More NewsTrust Issues Loom Over E-Commerce

Trust Issues Loom Over E-Commerce

A new survey conducted for TRUSTe shows consumer fears about privacy and information safety could hurt sales for online retailers.

Thanks to constant phishing expeditions in which evil-doers spoof the e-commerce sites of major retailers, consumers have become much more aware about the dangers of offering up personal information online. That’s a good thing for consumers, but it may be bad for online merchants, especially those who haven’t become household words.

According to a survey released today by nonprofit Web security certification organization TRUSTe, fears related to consumer privacy will have a significant negative impact on online shopping during the 2003 holiday season. A full 49 percent of survey respondents said that fears related to the misuse of personal information will limit their holiday online shopping to some extent, including 5.6 percent who indicated that they will not shop online at all this year due to their concerns.

“Consumers are both smart and needing some help,” said TRUSTe executive director Fran Maier. “They’re smart that they know they ought to be looking for a seal or a privacy statement [on e-commerce sites] and that they should be careful about the information they offer. At the same time, they do give away their information for too little in return.”

Smaller e-commerce players that don’t post a privacy policy will lose sales, according to TRUSTe. Of the fearful 49 percent of survey respondents, the three leading reasons for reducing or halting online shopping were concerns about receiving unwanted spam after purchasing a product, a fear of identity theft and the potential for credit card information to be stolen when making a purchase from a Web site.

Around one third of the survey respondents were less willing to purchase items from a smaller online retailer than from a large, well-known brand. One primary reason for their reluctance was the worry that smaller operations might be more inclined to misuse personal information. The survey, conducted by market research firm NFO WorldGroup and sponsored by the nonprofit TRUSTe, polled 1,212 consumers.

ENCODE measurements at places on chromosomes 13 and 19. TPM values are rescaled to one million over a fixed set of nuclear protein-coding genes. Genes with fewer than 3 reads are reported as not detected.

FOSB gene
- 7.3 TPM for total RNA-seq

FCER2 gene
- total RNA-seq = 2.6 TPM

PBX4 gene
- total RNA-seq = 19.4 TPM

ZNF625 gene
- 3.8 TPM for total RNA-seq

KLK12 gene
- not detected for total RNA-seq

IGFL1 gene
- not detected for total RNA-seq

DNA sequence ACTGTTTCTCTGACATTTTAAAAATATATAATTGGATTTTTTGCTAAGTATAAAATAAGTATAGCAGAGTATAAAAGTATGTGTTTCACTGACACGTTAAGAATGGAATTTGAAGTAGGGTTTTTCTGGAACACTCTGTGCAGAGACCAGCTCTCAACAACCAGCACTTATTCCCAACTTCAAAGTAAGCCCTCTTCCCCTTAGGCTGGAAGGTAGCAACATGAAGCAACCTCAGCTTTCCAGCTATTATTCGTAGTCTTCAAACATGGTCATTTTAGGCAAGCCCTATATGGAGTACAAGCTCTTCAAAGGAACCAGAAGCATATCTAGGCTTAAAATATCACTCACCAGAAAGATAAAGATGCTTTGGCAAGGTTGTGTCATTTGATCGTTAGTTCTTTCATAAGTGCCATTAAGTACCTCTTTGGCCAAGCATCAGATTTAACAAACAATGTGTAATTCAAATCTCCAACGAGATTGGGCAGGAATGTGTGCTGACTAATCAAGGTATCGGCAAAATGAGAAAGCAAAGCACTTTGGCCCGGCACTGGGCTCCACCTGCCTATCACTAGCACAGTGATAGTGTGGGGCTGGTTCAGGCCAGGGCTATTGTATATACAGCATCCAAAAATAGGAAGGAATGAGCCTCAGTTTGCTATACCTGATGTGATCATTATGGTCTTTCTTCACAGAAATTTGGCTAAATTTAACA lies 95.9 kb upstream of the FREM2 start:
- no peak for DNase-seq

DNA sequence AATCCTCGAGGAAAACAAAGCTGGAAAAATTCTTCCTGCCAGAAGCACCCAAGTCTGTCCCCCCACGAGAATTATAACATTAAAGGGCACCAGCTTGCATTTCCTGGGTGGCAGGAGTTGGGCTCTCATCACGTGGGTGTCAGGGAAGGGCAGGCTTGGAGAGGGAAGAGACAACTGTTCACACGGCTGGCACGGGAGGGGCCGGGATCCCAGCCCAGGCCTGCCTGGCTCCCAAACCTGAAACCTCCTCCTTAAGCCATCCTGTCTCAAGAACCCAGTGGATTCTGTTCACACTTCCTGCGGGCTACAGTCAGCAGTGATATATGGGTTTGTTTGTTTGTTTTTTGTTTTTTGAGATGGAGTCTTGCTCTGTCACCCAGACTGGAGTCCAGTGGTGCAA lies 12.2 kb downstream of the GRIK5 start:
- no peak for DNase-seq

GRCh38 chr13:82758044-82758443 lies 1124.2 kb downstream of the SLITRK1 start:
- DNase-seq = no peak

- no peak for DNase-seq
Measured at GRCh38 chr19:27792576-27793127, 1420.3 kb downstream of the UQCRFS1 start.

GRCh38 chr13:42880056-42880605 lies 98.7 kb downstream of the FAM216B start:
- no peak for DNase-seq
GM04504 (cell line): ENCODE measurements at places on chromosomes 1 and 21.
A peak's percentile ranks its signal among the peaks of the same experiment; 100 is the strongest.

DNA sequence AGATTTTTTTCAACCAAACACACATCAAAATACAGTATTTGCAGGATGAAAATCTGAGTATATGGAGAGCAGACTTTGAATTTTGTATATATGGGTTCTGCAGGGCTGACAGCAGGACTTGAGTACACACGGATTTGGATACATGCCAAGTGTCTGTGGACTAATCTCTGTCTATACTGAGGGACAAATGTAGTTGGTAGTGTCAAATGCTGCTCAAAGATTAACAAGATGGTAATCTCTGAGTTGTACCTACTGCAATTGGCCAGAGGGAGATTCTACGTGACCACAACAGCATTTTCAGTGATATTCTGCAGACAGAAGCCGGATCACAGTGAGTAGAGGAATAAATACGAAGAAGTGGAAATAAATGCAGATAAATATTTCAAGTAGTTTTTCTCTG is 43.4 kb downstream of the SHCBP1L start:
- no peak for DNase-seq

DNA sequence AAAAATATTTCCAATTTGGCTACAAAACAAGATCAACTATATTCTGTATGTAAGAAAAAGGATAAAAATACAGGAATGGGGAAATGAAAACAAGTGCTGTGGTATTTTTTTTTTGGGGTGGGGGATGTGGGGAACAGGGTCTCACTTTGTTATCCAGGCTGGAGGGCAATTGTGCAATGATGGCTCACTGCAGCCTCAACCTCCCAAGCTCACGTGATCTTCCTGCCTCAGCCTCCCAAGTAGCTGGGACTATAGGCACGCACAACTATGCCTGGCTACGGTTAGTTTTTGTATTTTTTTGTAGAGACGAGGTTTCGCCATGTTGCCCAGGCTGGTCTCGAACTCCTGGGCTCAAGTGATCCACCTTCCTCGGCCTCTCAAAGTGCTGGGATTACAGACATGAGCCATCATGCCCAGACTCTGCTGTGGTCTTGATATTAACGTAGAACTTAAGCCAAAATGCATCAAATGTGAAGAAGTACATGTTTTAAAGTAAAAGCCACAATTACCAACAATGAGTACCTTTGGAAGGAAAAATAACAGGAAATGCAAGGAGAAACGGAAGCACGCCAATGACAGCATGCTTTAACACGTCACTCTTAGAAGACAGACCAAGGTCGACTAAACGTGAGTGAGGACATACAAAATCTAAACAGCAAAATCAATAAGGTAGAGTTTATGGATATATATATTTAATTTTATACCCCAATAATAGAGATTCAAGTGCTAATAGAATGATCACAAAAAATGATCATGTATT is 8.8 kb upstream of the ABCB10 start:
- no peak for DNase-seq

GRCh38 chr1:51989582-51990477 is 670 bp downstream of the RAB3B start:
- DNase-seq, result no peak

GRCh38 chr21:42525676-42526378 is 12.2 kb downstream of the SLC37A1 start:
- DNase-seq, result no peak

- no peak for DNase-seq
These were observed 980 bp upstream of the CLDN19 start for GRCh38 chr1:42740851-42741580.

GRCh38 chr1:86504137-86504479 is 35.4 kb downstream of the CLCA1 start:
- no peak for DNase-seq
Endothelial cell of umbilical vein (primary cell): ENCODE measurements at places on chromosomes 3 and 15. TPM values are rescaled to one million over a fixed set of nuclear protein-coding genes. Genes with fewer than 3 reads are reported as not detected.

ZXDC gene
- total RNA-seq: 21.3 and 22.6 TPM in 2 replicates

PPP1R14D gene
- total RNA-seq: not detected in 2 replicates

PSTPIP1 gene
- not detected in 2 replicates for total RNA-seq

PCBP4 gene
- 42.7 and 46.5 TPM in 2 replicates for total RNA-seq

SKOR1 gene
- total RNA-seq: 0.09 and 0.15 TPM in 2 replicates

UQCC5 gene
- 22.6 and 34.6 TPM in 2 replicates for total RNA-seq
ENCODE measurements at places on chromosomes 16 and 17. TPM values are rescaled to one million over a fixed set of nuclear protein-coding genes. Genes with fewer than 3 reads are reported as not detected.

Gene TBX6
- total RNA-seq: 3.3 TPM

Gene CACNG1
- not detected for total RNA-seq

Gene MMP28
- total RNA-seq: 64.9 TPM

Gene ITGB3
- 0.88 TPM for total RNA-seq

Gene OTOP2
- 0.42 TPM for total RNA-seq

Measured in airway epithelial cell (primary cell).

Said Maier, “I think they feel — rightly — that brands they know may be more likely to be responsible than brands they don’t, but sometimes that’s not true. [Consumers] should still take a good second look.”

Of course, TRUSTe is making its own holiday sales effort, hoping that online retailers will sign up for its privacy certification and seal program, which has nearly 1,300 Web sites participating. In the survey, 49.4 percent of the consumers polled stated that they would not purchase from an online site or provide personal information unless a Web site posts a privacy statement or privacy seal.

Related Articles

GDPR: The role of technology in data compliance

Data & Analytics GDPR: The role of technology in data compliance

3w Clark Boyd
What companies can learn from the We-Vibe lawsuit about the Internet of Things

Legal & Regulatory What companies can learn from the We-Vibe lawsuit about the Internet of Things

8m Al Roberts
Has advertising arrived on Google Home?

Media Has advertising arrived on Google Home?

8m Al Roberts
Is Twitter slowly dying?

More News Is Twitter slowly dying?

9m Al Roberts
FedEx launches fulfillment service to take on Amazon

Ecommerce FedEx launches fulfillment service to take on Amazon

9m Al Roberts
Target is the top retail digital marketer, so why is it struggling?

Ecommerce Target is the top retail digital marketer, so why is it struggling?

8m Al Roberts
YouTube is "on pace to eclipse TV" thanks to savvy algorithm use

More News YouTube is "on pace to eclipse TV" thanks to savvy algorithm use

9m Al Roberts
YouTube is getting rid of 30-second unskippable pre-roll ads

Ad Industry Metrics YouTube is getting rid of 30-second unskippable pre-roll ads

9m Al Roberts